empathy hurts when you’re doing it right

Vice just published How Do You Help Someone You Love When They’re Depressed? I’m crazy, and my friends are mostly crazy. My family is crazy. It’s really easy to forget that abnormal psychology is abnormal. My mom was depressed, and I’ve always been depressed, and my dad was a social worker, so I never had the thought “How do I talk to a depressed person? This is soooo uncomfortable.” For me, talking to a depressed person is like living in a foreign country and then meeting someone from your home city. Finally someone whose behavior makes sense! For normals, I guess it’s like never leaving their home country and then meeting a foreigner who keeps being difficult.

I didn’t like the Vice article, but it illustrates a kind of clueless self-absorption that’s common.

There was a time, earlier this year, when my girlfriend and I were lying in bed talking about her depression. She was in the middle of her second bout, six years after the first. She was describing how she felt and mentioned she had been having “suicidal thoughts.” Trying to untie the sudden knot in my stomach and remain calm, I asked her what this involved. She said, “Knives. Mainly fantasies about knives.”

My initial thoughts were as follows:

“It’s good she can be this honest with me, that’s an improvement.”

Hide all the knives in the house

“What am I supposed to do with this information? Why has she given me this information?”

Hide the knives right now

“What can I do to help solve this problem?”

Yeah but the knives, though…

“Why would she want to kill herself? Doesn’t she love me enough? Why am I not enough to make her happy?”

My ego took a serious right hook. I felt completely useless. I spent the rest of the night wide awake worrying about knives, love, depression, and my role in the whole sorry mess. The following morning I texted my sister, Katie: “Charlotte’s hitting depression again. I don’t know what to do. I feel totally inept.”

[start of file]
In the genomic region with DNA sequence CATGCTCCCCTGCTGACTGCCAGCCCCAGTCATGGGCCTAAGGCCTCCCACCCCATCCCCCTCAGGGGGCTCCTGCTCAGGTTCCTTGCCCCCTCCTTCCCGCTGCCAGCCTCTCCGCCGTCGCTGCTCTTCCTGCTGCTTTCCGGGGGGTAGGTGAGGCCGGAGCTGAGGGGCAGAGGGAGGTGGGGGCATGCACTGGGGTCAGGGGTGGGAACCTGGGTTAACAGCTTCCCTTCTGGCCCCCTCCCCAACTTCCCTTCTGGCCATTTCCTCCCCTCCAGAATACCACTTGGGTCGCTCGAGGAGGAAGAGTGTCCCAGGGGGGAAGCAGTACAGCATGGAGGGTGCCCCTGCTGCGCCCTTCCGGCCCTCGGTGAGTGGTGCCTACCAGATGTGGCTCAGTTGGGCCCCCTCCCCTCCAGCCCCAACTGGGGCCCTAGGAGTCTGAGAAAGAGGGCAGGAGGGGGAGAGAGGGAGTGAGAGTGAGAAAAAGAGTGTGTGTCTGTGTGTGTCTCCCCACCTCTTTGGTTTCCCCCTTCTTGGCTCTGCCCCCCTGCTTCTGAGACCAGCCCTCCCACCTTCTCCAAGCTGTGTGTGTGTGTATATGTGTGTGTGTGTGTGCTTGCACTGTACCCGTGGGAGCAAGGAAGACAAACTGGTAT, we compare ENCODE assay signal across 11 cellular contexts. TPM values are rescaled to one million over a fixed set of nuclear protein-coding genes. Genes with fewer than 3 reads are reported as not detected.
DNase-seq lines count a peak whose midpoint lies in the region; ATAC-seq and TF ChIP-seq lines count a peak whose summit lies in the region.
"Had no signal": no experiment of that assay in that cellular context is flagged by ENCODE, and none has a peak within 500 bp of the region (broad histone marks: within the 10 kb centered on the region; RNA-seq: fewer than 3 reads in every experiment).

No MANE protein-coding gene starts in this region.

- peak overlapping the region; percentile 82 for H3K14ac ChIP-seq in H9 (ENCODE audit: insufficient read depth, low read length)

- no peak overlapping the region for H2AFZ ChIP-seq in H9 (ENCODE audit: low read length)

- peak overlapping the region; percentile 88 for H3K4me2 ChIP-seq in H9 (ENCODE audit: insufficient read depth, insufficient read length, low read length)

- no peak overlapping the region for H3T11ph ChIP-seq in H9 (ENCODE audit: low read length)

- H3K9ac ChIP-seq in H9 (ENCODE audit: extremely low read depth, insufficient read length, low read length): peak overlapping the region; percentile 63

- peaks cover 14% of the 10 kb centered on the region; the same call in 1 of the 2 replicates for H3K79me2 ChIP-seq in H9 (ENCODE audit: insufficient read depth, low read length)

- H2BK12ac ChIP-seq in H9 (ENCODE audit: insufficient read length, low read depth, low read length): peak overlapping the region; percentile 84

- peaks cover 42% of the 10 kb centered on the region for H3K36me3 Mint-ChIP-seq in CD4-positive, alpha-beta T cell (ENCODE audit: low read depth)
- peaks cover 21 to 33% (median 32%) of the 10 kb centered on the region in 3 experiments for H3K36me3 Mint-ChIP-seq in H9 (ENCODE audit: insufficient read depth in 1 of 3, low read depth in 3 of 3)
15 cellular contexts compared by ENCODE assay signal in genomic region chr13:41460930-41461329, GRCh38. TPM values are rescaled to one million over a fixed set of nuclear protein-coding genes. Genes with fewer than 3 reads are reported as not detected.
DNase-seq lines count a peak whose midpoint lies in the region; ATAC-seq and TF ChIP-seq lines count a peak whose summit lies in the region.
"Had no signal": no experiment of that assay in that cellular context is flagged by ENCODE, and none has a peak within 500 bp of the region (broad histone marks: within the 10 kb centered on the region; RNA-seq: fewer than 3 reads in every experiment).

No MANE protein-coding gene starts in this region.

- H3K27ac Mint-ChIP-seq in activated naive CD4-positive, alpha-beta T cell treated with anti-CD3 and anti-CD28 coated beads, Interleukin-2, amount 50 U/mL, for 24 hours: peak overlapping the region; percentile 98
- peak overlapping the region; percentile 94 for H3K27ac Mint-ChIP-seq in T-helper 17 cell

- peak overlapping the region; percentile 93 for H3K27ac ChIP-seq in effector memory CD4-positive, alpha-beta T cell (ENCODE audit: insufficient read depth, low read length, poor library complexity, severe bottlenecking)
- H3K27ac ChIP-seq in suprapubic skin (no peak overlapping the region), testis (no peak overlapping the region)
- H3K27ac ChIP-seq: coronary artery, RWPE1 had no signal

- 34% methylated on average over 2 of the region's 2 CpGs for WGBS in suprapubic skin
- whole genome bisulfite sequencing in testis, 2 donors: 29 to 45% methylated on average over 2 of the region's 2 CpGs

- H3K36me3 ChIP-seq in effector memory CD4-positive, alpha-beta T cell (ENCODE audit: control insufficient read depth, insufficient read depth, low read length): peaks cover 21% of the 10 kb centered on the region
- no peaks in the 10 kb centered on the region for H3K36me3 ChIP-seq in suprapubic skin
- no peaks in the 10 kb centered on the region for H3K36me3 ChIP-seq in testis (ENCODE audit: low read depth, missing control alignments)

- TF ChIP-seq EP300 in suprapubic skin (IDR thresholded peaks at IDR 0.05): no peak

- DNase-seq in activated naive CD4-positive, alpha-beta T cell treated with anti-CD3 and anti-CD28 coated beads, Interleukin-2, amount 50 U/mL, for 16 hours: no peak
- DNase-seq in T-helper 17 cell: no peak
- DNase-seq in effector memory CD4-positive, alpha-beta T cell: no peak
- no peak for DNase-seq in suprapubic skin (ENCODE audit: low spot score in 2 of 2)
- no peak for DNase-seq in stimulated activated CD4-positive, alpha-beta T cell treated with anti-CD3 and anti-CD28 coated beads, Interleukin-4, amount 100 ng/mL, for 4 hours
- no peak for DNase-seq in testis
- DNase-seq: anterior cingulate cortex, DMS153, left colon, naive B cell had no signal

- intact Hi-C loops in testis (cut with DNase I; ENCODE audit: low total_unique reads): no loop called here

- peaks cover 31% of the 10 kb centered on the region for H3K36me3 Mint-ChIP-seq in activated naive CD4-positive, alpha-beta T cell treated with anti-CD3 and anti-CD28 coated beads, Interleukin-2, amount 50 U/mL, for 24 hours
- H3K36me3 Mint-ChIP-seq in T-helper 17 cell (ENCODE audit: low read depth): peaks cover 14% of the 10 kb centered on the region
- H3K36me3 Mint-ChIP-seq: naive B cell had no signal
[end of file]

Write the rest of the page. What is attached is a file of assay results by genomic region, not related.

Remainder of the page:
Katie, whose husband also suffers from depression, texted back immediately: “Oh bro, I know exactly how you feel. Call me whenever you want.”

The problems are this person’s ego and the widespread belief that you should freak out and call 911 as soon as someone says anything about self-harm. That introduces massive uncontrollable stress into the person’s life, which is The Wrong Thing. Only normal people and their attorneys could come up with advice like that.

The way this guy describes things, his first thought is to treat his girlfriend like a child, hiding the knives away. “Why has she given me this information?” Because she trusted you.

I’m 32 years old, and I’ve had “thoughts of suicide” for 20 years (Jehovah’s Witness children’s literature puts the idea in your head). Throughout that time, I’ve lived in proximity to tall structures people jump from. I’ve live in a home full of sharp objects, and worked in labs full of toxic chemicals. I was around my dad’s gun when I went home to visit. I could walk to nearby train tracks. I drive an automobile. Suicide is a possible choice we have. You’d be remiss not to consider all of your choices periodically. It can give you a feeling of agency in otherwise uncontrollable situations, knowing you have the option to quit. It’s precisely why we take away the ability of people to commit suicide when we’re torturing them.

The ones afraid of their own thoughts are the normal people. They can’t imagine allowing themselves to really consider committing suicide, then deciding to hold out. They project their panic onto the depressed person whose tone might even be matter-of-fact. This person’s girlfriend has presumably been around knives while depressed for a long time. She’s talking about it in a reflective way. The normal person is acting like an overwhelmed, self-absorbed child. It’s all about sustaining his feelings of usefulness and reassuring him that he’s worth living for. Instead of tuning out his girlfriend and worrying about doing something, he could have listened and asked questions that showed he was listening and that whatever she said was ok because he loves her. Right? Because if not, it’s appropriate to be depressed when your partner doesn’t treat you like a person.

Empathy hurts when you’re doing it right. The way to show that you care is to let yourself be affected by what they’re saying, so that you feel sad, too. Maybe you could cry together, and you might give someone the gift of being understood for the first time in their life! If you don’t do this, you aren’t really there for someone. You’re pushing them away so they don’t harsh your buzz.